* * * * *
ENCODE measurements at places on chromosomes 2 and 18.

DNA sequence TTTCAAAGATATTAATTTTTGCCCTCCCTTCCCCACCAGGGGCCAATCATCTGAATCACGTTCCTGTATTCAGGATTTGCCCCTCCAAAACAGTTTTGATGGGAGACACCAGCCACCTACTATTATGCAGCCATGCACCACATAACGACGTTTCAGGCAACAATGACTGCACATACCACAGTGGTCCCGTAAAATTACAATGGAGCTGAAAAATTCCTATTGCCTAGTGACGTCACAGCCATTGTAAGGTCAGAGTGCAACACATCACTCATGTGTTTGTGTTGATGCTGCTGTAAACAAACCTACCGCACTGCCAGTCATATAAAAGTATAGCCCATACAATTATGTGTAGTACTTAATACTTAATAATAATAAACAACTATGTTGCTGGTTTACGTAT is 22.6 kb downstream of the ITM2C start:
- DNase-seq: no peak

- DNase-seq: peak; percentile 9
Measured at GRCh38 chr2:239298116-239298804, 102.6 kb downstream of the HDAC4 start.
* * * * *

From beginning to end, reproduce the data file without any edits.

ENCODE measurements at places on chromosomes 2 and 18.

DNA sequence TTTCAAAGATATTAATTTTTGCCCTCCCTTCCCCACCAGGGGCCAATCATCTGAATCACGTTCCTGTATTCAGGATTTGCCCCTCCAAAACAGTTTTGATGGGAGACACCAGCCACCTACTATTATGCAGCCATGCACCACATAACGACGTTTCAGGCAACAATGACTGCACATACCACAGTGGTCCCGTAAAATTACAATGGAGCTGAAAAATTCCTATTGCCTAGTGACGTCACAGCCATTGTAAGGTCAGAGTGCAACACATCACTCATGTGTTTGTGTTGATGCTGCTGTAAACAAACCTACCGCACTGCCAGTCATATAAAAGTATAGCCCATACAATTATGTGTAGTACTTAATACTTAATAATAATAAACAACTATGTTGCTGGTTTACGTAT is 22.6 kb downstream of the ITM2C start:
- DNase-seq: no peak

- DNase-seq: peak; percentile 9
Measured at GRCh38 chr2:239298116-239298804, 102.6 kb downstream of the HDAC4 start.